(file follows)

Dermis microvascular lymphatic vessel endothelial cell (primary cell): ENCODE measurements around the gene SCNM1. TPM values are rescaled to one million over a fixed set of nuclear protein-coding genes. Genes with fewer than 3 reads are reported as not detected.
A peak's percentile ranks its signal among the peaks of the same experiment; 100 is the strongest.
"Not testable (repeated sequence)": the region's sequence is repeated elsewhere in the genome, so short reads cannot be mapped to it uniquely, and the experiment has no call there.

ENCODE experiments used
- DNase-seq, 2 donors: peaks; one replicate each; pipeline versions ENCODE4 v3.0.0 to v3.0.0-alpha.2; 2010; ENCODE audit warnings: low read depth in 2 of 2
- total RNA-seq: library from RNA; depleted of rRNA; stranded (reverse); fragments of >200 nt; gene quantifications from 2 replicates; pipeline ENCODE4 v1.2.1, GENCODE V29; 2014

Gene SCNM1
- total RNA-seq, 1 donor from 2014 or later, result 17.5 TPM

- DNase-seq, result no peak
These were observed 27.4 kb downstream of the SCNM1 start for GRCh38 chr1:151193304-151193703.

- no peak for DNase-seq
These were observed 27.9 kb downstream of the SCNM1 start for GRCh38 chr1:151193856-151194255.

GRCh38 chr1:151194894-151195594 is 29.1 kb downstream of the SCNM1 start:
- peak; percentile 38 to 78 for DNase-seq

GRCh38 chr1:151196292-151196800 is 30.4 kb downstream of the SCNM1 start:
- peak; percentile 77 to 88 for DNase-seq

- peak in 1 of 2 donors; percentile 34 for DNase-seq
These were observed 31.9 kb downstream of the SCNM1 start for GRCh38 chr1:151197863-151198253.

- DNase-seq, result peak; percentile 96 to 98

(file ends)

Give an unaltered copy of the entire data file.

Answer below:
Dermis microvascular lymphatic vessel endothelial cell (primary cell): ENCODE measurements around the gene SCNM1. TPM values are rescaled to one million over a fixed set of nuclear protein-coding genes. Genes with fewer than 3 reads are reported as not detected.
A peak's percentile ranks its signal among the peaks of the same experiment; 100 is the strongest.
"Not testable (repeated sequence)": the region's sequence is repeated elsewhere in the genome, so short reads cannot be mapped to it uniquely, and the experiment has no call there.

ENCODE experiments used
- DNase-seq, 2 donors: peaks; one replicate each; pipeline versions ENCODE4 v3.0.0 to v3.0.0-alpha.2; 2010; ENCODE audit warnings: low read depth in 2 of 2
- total RNA-seq: library from RNA; depleted of rRNA; stranded (reverse); fragments of >200 nt; gene quantifications from 2 replicates; pipeline ENCODE4 v1.2.1, GENCODE V29; 2014

Gene SCNM1
- total RNA-seq, 1 donor from 2014 or later, result 17.5 TPM

- DNase-seq, result no peak
These were observed 27.4 kb downstream of the SCNM1 start for GRCh38 chr1:151193304-151193703.

- no peak for DNase-seq
These were observed 27.9 kb downstream of the SCNM1 start for GRCh38 chr1:151193856-151194255.

GRCh38 chr1:151194894-151195594 is 29.1 kb downstream of the SCNM1 start:
- peak; percentile 38 to 78 for DNase-seq

GRCh38 chr1:151196292-151196800 is 30.4 kb downstream of the SCNM1 start:
- peak; percentile 77 to 88 for DNase-seq

- peak in 1 of 2 donors; percentile 34 for DNase-seq
These were observed 31.9 kb downstream of the SCNM1 start for GRCh38 chr1:151197863-151198253.

- DNase-seq, result peak; percentile 96 to 98